Corporate Guidance of Self Organizing Communities
Volunteers self-organize with their own goals, but corporate leadership want a measurable return on their financial sponsorship.
- People are more willing to volunteer when the corporation does less overt leading and more supporting their own efforts.
- It is fair for corporations to tie their funding to specific goals: we will pay for the servers if you are helping people in the forums.
- Can be useful to move governance to a third party foundation–that provides a lot of community trust of their own role in governance.
- In your organization, have a community of practice of people that engage in open source projects. Both using, and contributing. Cross organizational.
- Have a sense for participants “wish lists” from their involvement. Connect people who have similar interests.
- The corporation can sweeten the pot to encourage efforts toward certain “wishes”–pay for the work.
- With the corporation–ask for forgiveness, not permission. Getting buy-in is a process that kills volunteer motivation.
- Public statements of intent, such as a product roadmap, can help people feel like there is a common direction to work towards.
– Don’t cling to your roadmap. Lightweight.
– Creation of a roadmap in committee is painful. But most active contributors can state what they are working on.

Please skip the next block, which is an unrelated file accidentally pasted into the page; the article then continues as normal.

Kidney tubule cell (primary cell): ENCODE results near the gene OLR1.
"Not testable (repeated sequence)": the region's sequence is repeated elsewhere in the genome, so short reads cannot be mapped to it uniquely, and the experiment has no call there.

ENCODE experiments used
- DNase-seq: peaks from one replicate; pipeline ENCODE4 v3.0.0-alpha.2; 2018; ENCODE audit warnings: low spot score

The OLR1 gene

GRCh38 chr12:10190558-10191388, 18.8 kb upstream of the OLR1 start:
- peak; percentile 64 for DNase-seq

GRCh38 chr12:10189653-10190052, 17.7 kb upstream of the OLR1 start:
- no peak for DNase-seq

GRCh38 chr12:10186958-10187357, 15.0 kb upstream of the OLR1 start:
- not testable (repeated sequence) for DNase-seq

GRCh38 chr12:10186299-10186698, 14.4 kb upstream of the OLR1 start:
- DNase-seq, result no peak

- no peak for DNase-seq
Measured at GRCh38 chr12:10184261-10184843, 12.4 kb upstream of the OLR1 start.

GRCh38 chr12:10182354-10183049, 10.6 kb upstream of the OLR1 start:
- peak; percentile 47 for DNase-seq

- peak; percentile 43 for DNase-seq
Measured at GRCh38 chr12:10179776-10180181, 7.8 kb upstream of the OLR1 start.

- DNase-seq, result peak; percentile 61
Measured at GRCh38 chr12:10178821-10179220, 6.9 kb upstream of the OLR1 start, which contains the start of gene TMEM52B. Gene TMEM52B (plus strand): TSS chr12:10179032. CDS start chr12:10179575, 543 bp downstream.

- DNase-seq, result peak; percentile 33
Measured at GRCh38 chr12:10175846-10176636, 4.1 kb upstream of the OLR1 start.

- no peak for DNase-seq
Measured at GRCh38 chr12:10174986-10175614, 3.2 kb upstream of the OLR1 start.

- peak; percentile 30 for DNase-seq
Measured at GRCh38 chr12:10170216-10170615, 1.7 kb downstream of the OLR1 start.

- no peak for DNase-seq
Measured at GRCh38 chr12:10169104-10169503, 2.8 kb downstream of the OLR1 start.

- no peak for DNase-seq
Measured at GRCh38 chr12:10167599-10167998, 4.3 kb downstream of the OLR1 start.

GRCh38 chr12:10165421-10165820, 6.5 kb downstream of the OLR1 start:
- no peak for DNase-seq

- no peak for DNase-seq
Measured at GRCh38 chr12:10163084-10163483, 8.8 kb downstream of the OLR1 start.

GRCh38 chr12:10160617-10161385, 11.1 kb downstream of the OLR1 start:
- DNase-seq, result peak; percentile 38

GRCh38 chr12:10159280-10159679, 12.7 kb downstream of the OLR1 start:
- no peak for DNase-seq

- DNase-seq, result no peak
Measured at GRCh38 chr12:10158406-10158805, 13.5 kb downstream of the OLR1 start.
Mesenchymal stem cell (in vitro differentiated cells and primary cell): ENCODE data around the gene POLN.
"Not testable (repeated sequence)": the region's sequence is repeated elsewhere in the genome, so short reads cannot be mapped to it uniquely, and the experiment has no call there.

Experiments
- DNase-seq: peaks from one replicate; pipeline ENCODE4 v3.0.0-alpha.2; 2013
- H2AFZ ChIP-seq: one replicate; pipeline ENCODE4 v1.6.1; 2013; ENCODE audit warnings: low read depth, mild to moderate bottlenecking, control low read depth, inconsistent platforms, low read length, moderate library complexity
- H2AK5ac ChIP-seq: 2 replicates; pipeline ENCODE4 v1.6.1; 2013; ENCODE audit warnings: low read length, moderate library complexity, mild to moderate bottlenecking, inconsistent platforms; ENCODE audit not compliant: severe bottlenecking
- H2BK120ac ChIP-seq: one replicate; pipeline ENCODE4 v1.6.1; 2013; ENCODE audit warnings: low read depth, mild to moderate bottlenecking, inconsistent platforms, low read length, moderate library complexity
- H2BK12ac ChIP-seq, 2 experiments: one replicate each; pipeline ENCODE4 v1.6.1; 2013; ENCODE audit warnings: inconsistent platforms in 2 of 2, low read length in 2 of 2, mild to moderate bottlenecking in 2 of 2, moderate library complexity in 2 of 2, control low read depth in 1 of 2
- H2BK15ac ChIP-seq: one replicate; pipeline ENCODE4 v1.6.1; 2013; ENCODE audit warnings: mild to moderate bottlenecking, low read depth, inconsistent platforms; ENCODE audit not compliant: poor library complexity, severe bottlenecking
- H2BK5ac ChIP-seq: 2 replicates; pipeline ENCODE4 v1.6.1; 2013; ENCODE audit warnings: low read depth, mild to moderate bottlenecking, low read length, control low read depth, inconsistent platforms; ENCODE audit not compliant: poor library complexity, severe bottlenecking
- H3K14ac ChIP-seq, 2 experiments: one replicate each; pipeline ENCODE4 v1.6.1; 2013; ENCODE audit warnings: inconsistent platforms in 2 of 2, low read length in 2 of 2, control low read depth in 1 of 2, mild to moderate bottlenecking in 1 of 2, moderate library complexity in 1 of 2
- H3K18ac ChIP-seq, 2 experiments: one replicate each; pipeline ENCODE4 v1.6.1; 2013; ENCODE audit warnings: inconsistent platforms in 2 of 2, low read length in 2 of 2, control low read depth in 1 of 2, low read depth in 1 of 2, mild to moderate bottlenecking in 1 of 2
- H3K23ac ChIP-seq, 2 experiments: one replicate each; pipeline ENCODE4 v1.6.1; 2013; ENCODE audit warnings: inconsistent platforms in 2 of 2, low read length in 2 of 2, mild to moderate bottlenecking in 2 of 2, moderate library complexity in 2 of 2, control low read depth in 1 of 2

– It gives a tool to follow-up with developers and measure progress. Can measure completeness to gage releases.
– Understand motivation: Autonomy, Mastery, Purpose, Comradery
- Trust: The community and the corporation needs to trust that they are partners. It is easy to lose trust.
- Fairness: It isn’t an “open source wash”, but sincerely sharing with the community.
- Volunteers need to have a measurable benefit as well, and “feeling good” is not enough. You need to help your volunteers do what is good for them.
- Clear expectations: What will your corporation do, and won’t do.
Organizations are not monolithic. There are groups within every organization that have various levels of engagement and trust for the community.
Driving enthusiastic volunteering can be too-heavy. Very few of your participants will be doing it for purely altruistic reasons.
Interesting blog post: Coding Horror “Why Discourse Isn’t .NET” (I don’t remember the exact title).